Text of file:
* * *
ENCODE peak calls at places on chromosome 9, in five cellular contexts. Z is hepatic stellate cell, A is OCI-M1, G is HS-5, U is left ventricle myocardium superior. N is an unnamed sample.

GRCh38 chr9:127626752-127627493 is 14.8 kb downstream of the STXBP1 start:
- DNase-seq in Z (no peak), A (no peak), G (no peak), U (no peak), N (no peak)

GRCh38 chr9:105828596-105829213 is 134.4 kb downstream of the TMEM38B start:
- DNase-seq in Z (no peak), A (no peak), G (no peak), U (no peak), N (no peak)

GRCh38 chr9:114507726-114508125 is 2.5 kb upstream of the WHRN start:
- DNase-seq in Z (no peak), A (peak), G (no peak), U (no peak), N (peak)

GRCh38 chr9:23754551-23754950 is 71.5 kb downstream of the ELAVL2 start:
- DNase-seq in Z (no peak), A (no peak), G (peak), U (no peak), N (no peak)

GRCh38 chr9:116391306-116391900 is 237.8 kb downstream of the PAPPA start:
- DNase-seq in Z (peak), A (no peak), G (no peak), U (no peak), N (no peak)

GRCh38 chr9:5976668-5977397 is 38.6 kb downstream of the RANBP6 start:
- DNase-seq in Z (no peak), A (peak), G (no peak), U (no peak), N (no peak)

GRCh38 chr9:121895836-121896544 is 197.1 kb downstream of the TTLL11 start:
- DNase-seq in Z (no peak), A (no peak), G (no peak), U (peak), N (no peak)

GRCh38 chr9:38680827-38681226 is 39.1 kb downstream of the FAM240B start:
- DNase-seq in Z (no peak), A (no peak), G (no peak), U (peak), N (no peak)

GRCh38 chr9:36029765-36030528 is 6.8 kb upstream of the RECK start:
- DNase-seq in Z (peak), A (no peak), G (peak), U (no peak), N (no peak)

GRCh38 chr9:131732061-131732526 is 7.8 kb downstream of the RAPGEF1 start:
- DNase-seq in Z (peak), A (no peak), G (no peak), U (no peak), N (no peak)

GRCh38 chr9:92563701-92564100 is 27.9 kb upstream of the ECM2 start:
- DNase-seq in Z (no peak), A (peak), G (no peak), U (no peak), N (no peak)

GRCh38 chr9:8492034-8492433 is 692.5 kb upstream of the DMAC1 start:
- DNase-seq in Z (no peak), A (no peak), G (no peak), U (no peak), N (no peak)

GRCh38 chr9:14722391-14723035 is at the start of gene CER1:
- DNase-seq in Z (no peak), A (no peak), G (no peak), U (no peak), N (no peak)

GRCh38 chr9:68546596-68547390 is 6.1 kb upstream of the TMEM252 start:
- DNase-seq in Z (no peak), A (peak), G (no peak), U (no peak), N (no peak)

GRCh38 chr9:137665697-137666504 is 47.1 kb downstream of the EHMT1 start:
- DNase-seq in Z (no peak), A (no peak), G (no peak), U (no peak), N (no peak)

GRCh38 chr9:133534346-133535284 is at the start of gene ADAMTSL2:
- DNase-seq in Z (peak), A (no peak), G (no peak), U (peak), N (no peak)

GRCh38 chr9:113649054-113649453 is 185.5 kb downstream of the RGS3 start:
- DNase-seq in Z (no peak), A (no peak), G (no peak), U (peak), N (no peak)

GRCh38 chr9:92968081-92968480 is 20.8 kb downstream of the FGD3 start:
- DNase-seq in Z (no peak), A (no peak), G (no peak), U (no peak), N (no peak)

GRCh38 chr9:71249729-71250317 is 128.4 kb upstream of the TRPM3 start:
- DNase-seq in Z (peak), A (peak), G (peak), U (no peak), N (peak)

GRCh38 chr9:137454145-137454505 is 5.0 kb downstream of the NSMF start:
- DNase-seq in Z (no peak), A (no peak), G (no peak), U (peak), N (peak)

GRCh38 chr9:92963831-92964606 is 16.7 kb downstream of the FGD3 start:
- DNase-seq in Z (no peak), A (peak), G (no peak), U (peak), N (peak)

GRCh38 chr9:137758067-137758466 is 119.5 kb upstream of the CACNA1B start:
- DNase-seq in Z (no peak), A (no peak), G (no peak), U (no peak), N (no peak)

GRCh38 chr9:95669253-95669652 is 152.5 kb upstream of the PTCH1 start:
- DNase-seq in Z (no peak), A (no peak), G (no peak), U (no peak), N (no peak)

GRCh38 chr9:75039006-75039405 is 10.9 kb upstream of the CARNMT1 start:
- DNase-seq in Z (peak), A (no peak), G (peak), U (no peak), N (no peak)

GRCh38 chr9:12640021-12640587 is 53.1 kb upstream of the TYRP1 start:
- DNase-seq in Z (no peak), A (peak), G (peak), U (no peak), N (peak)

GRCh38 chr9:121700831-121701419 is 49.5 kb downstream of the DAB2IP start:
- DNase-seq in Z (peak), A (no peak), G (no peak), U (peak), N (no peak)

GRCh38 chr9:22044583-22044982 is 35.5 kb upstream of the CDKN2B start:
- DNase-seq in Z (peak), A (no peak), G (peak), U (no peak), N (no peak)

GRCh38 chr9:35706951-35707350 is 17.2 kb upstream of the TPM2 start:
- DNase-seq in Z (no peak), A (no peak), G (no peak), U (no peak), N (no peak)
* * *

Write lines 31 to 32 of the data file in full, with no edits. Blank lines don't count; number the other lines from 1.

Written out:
- DNase-seq in Z (no peak), A (no peak), G (no peak), U (no peak), N (no peak)

GRCh38 chr9:133534346-133535284 is at the start of gene ADAMTSL2: